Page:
Items from John Black’s important collection of Dutch and English Delft were sold by auction today following his death. The details are here.
I visited Dr Black with the Oxford Ceramics Group (of which he was president) in 2013, when handling pieces from his collection gave insights into the workshop practice of the old tin-glaze potters.
For example, if you have seen a 17th century Delft dish in a museum you may have noticed three marks inside it, indicating that it was fired in a stack separated by three-pronged spurs. These dishes always have a narrow foot-ring, which gives an elegant finish to a fairly roughly made object; but seeing an old spur and having demonstrated to me how a dish fitted on top of it (above) made it clear that the reason for the small foot-ring was practical, not aesthetic. In the 17th century, as firing became more sophisticated, dishes were supported under their rims instead and the foot-ring could be made wider.
The plate above is unusual in having been decorated in all five of the pigments available to potters at the time: iron brown, copper green, antimony yellow, cobalt blue and manganese purple. Manganese mixed with cobalt produces a good black. Decoration in one, two or three colours is almost universal, the design easier to conceive and manage, with stronger identity and clearer differentiation, than decoration in four or five colours, which is rare.
The plate above (Netherlands, first quarter of the 17th century) caught my eye because the green in the balls is turquoise rather than the more yellowish green normally produced by copper in a lead tin glaze, which indicates that this plate was covered in an alkaline glaze. Alan Caiger-Smith, in Tin-Glaze Pottery in Europe and the Islamic World, reports the following Dutch glaze recipe from the mid-eighteenth century:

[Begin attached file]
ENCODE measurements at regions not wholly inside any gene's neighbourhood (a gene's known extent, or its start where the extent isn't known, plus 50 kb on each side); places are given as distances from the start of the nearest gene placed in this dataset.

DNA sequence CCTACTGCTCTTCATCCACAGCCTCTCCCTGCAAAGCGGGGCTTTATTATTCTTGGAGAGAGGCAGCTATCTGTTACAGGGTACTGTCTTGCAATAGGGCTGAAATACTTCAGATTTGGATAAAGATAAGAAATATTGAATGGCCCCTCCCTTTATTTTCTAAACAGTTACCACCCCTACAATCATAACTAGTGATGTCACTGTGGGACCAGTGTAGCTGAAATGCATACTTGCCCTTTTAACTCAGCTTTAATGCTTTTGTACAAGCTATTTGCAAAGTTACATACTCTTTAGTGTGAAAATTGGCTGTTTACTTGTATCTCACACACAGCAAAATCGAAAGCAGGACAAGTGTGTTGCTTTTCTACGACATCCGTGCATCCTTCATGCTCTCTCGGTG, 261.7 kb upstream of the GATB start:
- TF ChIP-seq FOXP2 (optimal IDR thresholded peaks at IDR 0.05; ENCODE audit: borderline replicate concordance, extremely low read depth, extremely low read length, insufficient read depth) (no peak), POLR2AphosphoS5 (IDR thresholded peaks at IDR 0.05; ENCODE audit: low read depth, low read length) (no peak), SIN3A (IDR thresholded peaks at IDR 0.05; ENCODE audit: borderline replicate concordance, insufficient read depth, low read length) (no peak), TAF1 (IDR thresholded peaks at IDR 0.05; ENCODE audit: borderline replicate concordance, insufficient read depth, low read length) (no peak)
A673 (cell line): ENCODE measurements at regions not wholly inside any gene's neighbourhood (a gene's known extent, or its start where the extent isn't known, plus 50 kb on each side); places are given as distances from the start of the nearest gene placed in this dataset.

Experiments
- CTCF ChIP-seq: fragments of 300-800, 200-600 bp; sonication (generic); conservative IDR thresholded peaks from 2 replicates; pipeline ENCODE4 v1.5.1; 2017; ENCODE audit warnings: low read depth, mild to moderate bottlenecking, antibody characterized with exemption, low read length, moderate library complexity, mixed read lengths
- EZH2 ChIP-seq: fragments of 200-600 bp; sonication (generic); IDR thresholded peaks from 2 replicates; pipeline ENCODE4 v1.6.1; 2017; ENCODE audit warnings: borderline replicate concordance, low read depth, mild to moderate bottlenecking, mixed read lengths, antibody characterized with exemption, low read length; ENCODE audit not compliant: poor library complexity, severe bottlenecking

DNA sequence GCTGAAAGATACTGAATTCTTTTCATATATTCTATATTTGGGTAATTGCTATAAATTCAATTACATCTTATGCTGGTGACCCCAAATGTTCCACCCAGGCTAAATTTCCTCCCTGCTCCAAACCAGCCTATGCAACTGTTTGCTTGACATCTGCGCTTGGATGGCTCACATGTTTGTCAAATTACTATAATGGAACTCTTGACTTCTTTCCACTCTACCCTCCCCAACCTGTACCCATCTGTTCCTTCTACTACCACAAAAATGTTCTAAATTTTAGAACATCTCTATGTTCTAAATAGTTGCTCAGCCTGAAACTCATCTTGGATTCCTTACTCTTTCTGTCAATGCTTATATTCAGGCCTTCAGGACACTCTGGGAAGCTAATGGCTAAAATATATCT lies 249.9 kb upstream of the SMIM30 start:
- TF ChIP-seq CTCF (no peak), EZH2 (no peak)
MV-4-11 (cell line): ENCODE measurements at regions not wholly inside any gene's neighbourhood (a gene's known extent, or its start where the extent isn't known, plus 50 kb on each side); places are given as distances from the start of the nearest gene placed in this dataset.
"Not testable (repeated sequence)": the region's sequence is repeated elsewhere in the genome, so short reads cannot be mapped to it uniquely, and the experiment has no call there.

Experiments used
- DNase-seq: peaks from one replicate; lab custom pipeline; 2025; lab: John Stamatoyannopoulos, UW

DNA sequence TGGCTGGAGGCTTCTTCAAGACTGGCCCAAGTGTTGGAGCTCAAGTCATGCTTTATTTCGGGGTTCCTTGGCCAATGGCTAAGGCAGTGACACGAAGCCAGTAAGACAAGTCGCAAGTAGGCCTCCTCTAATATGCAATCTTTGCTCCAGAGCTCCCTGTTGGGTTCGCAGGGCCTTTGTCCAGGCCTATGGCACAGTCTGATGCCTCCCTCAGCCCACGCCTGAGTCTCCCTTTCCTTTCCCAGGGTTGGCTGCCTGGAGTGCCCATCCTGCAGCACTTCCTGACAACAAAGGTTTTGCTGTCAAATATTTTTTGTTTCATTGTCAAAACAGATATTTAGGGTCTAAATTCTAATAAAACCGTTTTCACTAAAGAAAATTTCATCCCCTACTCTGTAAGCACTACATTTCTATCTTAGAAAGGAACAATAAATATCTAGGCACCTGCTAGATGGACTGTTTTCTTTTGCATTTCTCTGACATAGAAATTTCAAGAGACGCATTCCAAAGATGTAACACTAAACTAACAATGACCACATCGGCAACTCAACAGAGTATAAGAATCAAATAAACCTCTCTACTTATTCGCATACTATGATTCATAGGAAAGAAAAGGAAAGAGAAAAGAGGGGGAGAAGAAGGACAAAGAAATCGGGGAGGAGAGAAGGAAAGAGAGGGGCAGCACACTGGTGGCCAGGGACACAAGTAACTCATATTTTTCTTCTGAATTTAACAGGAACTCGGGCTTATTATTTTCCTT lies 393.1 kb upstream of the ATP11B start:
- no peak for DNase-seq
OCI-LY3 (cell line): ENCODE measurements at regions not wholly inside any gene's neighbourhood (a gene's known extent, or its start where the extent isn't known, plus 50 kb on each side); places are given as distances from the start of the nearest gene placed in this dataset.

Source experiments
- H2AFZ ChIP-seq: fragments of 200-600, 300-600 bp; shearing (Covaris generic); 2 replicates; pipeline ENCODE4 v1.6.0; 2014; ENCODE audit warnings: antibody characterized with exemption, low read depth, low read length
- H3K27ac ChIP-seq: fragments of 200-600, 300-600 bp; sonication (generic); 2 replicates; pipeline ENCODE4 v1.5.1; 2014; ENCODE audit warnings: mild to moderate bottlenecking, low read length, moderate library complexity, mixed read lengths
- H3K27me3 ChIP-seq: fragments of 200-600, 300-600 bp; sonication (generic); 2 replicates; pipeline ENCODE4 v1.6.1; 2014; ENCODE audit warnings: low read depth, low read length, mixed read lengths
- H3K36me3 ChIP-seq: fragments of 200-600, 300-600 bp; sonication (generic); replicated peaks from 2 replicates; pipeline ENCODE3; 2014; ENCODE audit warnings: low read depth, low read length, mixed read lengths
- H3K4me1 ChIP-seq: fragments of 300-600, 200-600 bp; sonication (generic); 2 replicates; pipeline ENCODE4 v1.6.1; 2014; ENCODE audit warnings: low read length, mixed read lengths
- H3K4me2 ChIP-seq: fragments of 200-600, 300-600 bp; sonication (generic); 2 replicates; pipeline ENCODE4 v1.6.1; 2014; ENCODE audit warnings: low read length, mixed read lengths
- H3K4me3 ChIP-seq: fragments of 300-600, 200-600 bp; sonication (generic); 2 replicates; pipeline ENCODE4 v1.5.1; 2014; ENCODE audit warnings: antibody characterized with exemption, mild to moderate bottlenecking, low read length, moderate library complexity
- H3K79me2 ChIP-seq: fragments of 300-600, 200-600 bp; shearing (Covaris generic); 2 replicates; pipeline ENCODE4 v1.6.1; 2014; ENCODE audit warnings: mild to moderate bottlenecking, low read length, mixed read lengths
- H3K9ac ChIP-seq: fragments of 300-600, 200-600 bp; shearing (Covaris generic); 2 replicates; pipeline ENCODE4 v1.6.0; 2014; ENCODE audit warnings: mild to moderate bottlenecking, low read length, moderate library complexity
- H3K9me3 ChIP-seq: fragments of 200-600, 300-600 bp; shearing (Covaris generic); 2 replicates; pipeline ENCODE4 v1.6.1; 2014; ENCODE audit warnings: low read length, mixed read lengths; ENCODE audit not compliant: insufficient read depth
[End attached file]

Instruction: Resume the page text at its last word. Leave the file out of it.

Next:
50 lb. dry sand
15 lb. potash
20 lb. soda
6 oz. manganese
Mixed, calcined, ground and sieved.
To this are added:
20 lb. lead
20 lb. tin
Calcined, and oxidized ground and sieved.
Such a glaze was 28 per cent alkaline (disregarding impurities), which would certainly have produced turquoise in the presence of copper oxide.
The trouble with copper oxide is that it blurs and it is difficult to make a sharp mark with it. Such a quality can be exploited by the designer, but from about 1700 it was replaced with a crisp green made by mixing antimony yellow with cobalt blue, which made an olive green as in the plate above (1720-40).
There were other insights, perhaps none so revealing as that offered by duplicated designs. In the example above, each plate is copied from the same pattern but they are different in treatment and interpretation. The painter on the left fills the space better and paints his motifs more decisively. In other examples the brushwork varies even more, between fluent and confident strokes and tight, awkward movements. It is clear that these Chinese-style decorations were often painted without understanding, almost as a set of meaningless abstract marks, and some of them look very odd indeed.
Dr Black had plates with bad faults in glaze or pigment and the fact that they had been sent to market at all tells you something about the economics of the potteries or the lack of supervision within them.
His little book British Tin Glazed Earthenware (2001) illustrates his collection.